I don’t think massage is as innocuous as you suggest, not in my experience anyway. None of them has refrained from claims that go far beyond the “feel good” level.

  9. BillyJoe says:

    Steven,

    Essentially, people want to hedge their bets and make sure they are availing themselves of anything that might help.

    But they don’t actually do that.

    There are hundreds of different CAM nostrums they might avail themselves of, but they generally choose only one or two. And there is no rationale for which particular CAM nostrums they choose. It’s usually something a friend suggested, or the result of an article they read.

    I often wonder whether we should ask CAM users this question: Why did you stop at [whatever they are using]? What about coffee enemas, noni juice, colloidal silver [add as may as you like and indicate there are about 200 in the list], why aren’t you using them as well?

    It seems to me it would make them think a little about what they’re doing. It seems to me it might make them think a bit more about choosing wisely (ie science/evidence based treatments)

  10. Harriet Hall says:

    Billy Joe,

    I’m guessing the CAM user would say what a friend of mine says: “I don’t know about those other things, but I chose the one I did because a friend told me it worked for him and since it didn’t have any dangerous side effects, and wasn’t too expensive, I thought it was reasonable to try it and see if it worked for me.”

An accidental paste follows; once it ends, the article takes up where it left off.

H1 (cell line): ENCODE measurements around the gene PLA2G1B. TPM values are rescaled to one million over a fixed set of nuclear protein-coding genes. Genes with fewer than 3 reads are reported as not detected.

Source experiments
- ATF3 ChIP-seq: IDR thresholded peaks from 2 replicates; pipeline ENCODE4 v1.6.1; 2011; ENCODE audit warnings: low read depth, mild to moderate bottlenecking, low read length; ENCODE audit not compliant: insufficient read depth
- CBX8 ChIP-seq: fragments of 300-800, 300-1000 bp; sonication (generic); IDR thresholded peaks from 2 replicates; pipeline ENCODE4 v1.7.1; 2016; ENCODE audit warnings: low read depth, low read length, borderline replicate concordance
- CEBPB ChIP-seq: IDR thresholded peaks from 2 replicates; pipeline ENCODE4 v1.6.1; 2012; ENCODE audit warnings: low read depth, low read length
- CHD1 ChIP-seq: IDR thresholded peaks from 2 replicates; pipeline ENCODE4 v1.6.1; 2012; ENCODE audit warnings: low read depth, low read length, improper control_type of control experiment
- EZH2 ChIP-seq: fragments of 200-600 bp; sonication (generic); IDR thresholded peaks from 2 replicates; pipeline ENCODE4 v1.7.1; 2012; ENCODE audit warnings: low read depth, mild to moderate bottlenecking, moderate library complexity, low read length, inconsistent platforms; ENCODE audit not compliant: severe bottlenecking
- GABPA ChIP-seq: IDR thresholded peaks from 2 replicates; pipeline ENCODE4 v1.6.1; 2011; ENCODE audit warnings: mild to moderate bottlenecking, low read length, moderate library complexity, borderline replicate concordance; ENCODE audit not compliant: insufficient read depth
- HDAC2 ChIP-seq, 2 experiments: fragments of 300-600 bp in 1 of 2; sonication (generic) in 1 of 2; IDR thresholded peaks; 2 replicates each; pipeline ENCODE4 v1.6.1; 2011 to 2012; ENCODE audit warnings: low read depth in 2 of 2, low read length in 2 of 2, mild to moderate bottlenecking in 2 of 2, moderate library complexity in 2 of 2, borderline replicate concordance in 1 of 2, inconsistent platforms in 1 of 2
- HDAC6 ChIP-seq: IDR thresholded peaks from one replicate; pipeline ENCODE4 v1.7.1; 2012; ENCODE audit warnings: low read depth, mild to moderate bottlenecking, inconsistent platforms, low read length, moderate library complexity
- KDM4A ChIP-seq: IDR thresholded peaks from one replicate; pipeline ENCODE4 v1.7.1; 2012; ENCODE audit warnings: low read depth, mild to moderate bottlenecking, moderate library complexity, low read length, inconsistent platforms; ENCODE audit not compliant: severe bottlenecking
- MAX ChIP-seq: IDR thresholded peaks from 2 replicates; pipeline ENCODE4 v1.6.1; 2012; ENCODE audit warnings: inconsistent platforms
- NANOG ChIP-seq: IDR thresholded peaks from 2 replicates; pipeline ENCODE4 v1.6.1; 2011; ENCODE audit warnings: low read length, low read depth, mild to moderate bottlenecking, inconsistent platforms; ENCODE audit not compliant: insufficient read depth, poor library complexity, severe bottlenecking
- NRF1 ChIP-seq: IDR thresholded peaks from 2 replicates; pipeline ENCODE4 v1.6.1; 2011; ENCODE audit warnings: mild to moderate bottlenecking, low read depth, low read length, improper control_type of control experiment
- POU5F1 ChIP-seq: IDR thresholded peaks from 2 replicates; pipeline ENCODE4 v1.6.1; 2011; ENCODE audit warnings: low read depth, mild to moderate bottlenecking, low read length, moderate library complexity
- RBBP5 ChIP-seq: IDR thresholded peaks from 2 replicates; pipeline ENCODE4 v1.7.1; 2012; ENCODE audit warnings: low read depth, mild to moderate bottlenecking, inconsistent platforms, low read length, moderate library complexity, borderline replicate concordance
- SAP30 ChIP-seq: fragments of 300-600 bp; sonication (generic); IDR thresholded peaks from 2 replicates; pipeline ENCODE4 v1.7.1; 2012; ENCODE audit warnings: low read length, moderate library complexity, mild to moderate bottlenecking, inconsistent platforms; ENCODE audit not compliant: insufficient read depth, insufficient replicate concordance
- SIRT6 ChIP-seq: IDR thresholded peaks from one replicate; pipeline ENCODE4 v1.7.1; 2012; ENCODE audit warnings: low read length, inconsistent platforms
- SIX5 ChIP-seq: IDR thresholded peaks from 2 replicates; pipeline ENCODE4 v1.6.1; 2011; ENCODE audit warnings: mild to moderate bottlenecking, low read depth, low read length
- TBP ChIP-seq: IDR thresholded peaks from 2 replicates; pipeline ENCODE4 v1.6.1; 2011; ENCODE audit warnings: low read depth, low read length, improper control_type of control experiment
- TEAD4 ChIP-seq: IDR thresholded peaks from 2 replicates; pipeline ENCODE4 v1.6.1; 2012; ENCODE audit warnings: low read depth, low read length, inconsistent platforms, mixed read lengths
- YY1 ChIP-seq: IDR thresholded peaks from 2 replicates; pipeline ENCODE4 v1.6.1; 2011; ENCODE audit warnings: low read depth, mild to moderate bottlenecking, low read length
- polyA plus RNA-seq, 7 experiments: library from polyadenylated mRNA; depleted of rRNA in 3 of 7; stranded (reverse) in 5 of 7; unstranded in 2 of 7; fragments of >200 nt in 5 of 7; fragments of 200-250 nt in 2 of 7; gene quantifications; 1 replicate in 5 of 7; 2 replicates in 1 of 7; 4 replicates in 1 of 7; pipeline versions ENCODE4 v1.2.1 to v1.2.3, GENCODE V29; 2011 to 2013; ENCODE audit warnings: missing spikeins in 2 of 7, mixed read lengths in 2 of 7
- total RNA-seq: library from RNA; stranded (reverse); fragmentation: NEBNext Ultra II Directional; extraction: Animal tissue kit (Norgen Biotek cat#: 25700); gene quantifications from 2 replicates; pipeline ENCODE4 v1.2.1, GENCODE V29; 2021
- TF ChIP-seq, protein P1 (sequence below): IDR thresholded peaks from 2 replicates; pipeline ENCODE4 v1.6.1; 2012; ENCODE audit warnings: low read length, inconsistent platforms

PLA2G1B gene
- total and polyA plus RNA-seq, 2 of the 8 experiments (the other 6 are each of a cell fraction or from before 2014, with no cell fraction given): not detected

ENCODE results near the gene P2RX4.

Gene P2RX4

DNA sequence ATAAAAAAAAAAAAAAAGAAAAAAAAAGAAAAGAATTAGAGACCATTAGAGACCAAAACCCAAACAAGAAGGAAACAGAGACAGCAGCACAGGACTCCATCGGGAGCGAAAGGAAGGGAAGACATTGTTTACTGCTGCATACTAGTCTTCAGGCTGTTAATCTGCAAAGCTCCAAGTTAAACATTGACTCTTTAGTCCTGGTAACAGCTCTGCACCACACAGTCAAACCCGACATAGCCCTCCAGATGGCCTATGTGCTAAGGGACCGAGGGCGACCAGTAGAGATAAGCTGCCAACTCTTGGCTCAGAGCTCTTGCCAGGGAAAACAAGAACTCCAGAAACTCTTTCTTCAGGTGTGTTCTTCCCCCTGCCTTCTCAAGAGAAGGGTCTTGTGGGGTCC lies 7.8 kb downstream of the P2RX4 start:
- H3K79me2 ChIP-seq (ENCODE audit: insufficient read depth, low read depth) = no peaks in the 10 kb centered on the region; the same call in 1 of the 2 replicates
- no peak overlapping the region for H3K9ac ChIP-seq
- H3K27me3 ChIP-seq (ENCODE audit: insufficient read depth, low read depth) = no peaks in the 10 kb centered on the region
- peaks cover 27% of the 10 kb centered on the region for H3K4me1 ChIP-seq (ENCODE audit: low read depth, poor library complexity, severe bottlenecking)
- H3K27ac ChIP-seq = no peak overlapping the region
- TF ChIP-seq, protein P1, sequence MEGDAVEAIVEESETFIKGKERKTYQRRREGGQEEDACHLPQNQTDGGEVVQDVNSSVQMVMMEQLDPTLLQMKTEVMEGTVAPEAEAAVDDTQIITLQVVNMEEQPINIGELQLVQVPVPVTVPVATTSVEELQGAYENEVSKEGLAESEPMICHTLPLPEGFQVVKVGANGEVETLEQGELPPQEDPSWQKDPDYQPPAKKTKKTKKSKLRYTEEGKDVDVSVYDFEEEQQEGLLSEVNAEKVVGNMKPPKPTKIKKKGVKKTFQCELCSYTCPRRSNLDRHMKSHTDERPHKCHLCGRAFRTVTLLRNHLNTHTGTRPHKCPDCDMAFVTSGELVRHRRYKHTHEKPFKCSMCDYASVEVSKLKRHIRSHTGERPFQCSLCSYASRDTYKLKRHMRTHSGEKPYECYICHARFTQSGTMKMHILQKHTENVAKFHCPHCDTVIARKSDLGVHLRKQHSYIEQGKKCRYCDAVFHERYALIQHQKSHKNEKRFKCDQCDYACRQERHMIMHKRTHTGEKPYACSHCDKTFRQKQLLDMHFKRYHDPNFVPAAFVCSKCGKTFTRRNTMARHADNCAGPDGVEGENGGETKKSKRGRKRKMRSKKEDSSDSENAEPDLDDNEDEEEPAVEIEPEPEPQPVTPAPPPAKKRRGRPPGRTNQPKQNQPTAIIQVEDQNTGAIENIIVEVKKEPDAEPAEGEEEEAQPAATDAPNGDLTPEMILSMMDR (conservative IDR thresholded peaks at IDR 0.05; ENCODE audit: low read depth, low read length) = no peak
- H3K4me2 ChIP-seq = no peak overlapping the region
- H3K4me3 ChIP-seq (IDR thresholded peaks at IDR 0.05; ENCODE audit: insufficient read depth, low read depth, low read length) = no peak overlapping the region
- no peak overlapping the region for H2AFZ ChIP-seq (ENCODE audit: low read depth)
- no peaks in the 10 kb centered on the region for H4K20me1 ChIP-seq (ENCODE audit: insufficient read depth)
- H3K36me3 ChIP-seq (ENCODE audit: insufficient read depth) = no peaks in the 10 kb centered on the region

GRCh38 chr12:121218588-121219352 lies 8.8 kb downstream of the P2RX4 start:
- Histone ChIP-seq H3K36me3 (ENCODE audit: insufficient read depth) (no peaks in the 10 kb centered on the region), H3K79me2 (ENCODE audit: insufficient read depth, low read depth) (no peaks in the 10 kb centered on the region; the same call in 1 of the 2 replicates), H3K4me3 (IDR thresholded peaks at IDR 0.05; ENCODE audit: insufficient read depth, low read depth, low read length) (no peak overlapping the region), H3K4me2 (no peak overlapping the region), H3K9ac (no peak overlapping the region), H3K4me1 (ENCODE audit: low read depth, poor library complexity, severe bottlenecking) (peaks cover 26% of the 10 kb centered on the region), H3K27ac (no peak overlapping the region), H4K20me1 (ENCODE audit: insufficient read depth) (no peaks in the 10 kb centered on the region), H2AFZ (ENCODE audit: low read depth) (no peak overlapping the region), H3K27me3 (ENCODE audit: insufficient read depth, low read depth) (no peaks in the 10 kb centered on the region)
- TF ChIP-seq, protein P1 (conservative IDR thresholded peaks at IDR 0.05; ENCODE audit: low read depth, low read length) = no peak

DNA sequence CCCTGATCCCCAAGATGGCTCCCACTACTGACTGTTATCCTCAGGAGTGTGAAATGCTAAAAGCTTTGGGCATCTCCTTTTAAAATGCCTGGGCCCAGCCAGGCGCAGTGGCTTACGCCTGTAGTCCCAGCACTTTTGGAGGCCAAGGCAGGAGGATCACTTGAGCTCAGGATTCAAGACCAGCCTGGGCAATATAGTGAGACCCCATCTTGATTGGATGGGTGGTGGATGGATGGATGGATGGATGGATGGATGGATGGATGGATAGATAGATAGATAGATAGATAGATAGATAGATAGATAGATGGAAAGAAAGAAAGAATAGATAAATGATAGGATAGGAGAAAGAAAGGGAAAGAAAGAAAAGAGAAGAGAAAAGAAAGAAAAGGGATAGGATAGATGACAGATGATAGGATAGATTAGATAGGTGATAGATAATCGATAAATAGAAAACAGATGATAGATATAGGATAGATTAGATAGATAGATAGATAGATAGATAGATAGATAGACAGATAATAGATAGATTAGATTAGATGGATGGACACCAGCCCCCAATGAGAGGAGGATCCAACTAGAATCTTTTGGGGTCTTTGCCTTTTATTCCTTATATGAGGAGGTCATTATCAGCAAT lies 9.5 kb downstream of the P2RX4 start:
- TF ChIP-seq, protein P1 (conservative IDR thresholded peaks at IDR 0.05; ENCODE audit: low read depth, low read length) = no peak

I’m wondering if it would work to ask a CAM user to name a CAM that he rejects and get him to think about why he doesn’t believe in that one, but does believe in the one he chose. Has anyone tried that approach?

  11. Meggieo says:

    It is interesting to me that CAM treatments were studied in “incurable gliomas.” If it’s incurable, isn’t everything CAM? My dad died of a glioblastoma multiforme, and from the beginning, we let him decide how much was “too much.” They placed chemo wafers after removing the initial tumor (left temporal, golf ball sized), then he did chemo and radiation as prescribed. When the tumor returned about seven months later, he did gamma knife radiation followed by a few weeks of Thalidomide, which he stopped due to decreased quality of life on it. While there were many, many other recommendations from a variety of people, those were the treatments he was comfortable with, and he lived 15 months from diagnosis (in 2003). While I’ve heard of other promising treatments lately, that was 3 months longer than his neurosurgeon estimated at the time. This article was interesting to read, thinking about how we “treat” the incurable. Thanks for the food for thought!

Comments are closed.